While my nieces took time to pose with a few Native Americans, we headed out in search of food. Roasted corn, buffalo burgers, Indian tacos and fry bread were just a few of the options, and, of course, we tried them all.

Jumping high
I was amazed at how long the kids had lasted before darting over to the children's area. They marveled and pointed at the bounce house maze and the bigger kids spinning and jumping in various stomach-turning machines. While their cousins braved the bungee cord jumper, demonstrating their mad flipping skills, my two settled on the pony ride--or at least looked at the ponies before deciding they were still a bit too scary.

Just then, a child walked by with a bow and arrow, and all thoughts of rides were immediately over. A double row of booths lined the outer edges of the festival, and we steadily made our way past one after another. The souvenirs and crafts were nearly overwhelming, as each booth offered beautiful displays of dreamcatchers, animal-print shirts, wooden toys and just about anything else imaginable.

Native crafts for sale
Wooden alligator and pop gun in hand, we settled down for one more round of dancing before giving in to the yawns for nap time. A stop by a final booth on our way out landed us prized, buffalo-tooth necklaces, a lasting souvenir for mom and dad.

Monday, November 12, 2012

Fall at the Swamp


Fall at Jean Lafitte National Park and Preserve


Although we've explored the trails at Jean Lafitte National Park's Barataria Preserve dozens of times, every trip brings new discoveries. Sunday was the perfect day to visit, with mildly cool weather accented by rust-colored cypress trees and red maples (our version of fall colors).

Palmetto Trail
With one sleeping babe and one rearing to go, we headed first for the Palmetto Trail, where quiet, long stretches of boardwalk suited everyone's needs. The dark waters were peeking through lush, wild vegetation, pooling in small ponds under the shade of giant leaves. August napped to the rhythmic beat of the stroller wheels on wooden boards, while Charles filled his bug catcher with dried leaves and sticks, preparing a habitat for whatever unsuspecting bug he was sure to find.

For the most part, the trail was ours alone to embrace, the silence only broken a handful of times by mostly visitors with foreign accents. Aside from a few "pokey caterpillars" and elusive, croaking frogs, this initial hike was serene and uneventful--a grade A for us adults, but making our 4-year-old a little antsy at the unthinkable prospect of going home with an empty bug catcher.

Reflections in Bayou Coquille

As we emerged from the giant palmettos and crossed the next parking lot, we once again entered the mysterious world of Louisiana's swamps. Bayou Coquille was unusually clear of overgrowth and looked perfect for canoeing, and as the afternoon went on, the sky above the cypress trees became a fantastic blue.

We stopped several times to examine the spiders busily spinning their webs and looked forward to seeing the alligator we heard was lurking up ahead. As we stepped aside to allow some faster tourists to pass, Charles squealed with delight at spotting a giant, black lubber grasshopper waiting for him in the path. He impressed the passersby by fearlessly plucking the grasshopper from the ground and gently placing him in the prepared habitat.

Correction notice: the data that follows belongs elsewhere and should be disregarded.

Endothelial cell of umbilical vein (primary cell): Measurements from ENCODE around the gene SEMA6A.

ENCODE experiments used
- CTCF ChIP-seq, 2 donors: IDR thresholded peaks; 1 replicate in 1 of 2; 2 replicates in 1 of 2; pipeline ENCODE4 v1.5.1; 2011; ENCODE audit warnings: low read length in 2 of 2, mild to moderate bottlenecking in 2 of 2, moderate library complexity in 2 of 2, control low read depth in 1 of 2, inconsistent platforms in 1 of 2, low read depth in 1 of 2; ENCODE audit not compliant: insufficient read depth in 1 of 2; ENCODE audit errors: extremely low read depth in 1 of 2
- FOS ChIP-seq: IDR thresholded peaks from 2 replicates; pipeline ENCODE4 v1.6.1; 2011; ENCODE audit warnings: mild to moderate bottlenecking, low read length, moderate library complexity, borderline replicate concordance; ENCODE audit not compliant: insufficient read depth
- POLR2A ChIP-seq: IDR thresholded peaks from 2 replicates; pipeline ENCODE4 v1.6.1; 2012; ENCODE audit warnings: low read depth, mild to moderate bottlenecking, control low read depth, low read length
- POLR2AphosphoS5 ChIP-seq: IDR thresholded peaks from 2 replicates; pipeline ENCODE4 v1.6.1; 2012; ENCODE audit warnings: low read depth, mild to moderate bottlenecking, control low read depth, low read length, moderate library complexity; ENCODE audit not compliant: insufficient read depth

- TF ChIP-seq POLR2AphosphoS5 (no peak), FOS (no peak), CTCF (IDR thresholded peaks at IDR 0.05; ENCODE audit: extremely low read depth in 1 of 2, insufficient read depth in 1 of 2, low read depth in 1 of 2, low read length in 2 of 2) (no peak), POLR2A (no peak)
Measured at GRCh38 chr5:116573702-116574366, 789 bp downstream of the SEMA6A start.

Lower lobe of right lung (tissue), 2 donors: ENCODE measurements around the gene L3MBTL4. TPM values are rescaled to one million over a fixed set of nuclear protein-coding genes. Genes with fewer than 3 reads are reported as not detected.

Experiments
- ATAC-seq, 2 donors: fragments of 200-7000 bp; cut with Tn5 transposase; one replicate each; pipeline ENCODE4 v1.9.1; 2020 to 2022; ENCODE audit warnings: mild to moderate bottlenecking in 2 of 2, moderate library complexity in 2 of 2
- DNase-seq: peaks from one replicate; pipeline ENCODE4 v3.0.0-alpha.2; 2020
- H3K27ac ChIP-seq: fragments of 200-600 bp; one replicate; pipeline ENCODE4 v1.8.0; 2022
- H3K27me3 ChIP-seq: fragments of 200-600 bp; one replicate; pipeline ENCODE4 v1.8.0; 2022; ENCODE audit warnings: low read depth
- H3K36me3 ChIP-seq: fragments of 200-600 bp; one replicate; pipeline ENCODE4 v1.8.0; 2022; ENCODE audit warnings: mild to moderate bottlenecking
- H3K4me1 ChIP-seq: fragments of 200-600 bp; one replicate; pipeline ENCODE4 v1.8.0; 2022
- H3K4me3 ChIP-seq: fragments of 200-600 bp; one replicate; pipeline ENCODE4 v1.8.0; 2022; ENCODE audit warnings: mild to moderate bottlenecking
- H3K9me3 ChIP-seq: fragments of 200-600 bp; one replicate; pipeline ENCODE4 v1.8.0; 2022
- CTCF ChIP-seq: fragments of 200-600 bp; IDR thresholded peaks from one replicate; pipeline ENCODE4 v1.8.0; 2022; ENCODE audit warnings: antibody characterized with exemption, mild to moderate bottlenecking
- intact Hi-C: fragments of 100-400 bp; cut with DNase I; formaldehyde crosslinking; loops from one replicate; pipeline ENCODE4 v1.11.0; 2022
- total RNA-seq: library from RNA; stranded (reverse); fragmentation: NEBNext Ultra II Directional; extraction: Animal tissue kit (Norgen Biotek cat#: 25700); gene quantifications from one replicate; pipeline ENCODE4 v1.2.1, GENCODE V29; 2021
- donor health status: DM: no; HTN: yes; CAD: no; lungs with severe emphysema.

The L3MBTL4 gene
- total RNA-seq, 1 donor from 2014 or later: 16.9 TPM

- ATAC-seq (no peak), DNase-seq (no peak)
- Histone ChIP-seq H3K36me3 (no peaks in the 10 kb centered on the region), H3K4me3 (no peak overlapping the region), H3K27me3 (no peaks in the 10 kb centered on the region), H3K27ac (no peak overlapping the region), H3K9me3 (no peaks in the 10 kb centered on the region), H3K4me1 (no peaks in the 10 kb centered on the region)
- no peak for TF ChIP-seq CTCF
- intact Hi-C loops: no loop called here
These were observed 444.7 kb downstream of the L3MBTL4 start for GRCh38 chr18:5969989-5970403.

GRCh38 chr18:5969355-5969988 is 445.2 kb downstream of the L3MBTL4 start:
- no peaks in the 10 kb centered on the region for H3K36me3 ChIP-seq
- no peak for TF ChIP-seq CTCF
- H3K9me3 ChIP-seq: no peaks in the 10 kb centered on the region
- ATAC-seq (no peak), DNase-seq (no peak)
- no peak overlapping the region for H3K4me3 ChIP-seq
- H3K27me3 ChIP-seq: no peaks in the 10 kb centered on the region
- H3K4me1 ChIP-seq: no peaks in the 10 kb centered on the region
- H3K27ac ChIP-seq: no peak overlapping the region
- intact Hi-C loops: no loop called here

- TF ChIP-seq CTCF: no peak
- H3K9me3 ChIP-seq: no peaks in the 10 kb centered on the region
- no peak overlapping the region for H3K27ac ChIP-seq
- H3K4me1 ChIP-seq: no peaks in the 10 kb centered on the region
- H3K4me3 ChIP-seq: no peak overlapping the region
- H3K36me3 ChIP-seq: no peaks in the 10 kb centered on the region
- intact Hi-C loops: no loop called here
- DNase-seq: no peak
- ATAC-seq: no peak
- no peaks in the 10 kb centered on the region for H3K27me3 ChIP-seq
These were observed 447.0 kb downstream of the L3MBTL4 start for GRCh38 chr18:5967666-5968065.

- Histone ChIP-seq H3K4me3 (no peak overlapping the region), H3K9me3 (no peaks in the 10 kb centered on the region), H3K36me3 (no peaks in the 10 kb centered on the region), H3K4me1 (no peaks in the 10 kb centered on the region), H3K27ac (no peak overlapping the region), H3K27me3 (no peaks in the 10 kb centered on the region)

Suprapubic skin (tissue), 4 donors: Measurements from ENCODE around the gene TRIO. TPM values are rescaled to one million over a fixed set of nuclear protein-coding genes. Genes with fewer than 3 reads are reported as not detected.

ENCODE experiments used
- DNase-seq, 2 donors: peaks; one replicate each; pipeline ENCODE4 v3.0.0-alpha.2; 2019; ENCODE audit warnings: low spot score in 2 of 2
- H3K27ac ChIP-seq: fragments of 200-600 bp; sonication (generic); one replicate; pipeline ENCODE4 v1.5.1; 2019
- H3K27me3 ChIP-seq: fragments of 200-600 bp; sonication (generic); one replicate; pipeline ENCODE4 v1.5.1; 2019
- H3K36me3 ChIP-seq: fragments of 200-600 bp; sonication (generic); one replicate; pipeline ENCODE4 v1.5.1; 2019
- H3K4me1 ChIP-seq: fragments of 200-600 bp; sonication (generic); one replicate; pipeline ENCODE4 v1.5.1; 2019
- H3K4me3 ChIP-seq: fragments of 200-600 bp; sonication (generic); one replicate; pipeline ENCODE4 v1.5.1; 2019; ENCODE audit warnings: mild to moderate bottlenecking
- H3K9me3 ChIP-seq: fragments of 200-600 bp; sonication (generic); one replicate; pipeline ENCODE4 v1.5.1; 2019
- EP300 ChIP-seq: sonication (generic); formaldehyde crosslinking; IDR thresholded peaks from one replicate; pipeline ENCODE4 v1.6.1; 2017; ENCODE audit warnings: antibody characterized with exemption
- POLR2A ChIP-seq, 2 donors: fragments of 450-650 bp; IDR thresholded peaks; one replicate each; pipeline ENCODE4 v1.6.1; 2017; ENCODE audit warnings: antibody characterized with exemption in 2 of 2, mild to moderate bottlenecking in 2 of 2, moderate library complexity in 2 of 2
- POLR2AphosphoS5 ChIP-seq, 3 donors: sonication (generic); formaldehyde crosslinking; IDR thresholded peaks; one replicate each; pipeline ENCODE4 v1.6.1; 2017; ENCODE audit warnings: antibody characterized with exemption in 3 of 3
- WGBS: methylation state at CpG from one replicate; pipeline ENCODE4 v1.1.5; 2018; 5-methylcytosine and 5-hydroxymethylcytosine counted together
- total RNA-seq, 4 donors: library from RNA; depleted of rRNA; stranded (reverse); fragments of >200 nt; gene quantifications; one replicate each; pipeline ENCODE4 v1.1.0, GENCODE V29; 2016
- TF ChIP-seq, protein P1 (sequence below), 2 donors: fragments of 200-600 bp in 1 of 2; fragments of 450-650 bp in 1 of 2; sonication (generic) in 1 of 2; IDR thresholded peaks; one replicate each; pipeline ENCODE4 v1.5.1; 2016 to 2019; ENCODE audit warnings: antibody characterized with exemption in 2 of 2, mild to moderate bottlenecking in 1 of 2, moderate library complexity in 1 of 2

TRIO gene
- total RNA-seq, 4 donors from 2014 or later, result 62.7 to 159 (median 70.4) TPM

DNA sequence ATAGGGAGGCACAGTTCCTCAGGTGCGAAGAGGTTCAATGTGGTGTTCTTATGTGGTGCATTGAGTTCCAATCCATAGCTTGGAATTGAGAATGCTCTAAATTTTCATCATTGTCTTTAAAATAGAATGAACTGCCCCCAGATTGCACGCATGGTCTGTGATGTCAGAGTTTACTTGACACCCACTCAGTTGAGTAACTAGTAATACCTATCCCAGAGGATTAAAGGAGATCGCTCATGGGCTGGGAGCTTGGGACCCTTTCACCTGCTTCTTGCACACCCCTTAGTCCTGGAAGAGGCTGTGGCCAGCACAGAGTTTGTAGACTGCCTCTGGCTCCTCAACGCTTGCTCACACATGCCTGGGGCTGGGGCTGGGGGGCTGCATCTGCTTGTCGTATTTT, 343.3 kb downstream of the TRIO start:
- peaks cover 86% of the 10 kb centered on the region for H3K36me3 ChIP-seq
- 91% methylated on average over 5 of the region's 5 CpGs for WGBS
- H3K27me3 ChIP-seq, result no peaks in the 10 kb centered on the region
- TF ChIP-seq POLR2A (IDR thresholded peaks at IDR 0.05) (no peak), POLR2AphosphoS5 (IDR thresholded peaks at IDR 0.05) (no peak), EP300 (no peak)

Marsh Overlook

It was enough to make this "the greatest day ever," one that only got better when we finally spotted the 10-foot alligator lurking in the Lower Kenta Canal. He was well-hidden in this hyacinth-clogged canal, which looked so little like water that the kids thought they could walk right out on it.

Our leisurely stroll ended at the expansive marsh overlook. After a few relaxing moments of taking in the views, we strapped the kids in their strollers and starting sprinting back towards the Visitor's Center. We had half an hour to cover the two miles back before the parking lot gates were closed at 5 p.m. Thankfully, the ranger was still waiting for us when we came huffing and puffing back to our car.  

Parting views from the park

Tuesday, October 9, 2012

Life in the Swamp

Live music at the Iberville Swamp Life Expo

More times than I can count, we've driven the I-10 between Baton Rouge and Lafayette as a straight-shot, watching the Atchafalaya swamps through our windshield tour. This weekend, though, we ventured off the Grosse Tete exit for what I thought was a small swamp exhibit at the Visitor's Center. Instead, we discovered an amazing gem of a festival, with more free food and live music than we could ever imagine.

Animals on display at the Iberville Swamp Life Expo
We knew something was up when every road in the small town was lined with parked cars. The sounds of Cajun music filled the air as we walked the short distance from our car to the Iberville Swamp Life Expo. Shaded by live oaks and set alongside the peaceful Bayou Grosse Tete, the bustling event was in sharp contrast to the tranquil scenery.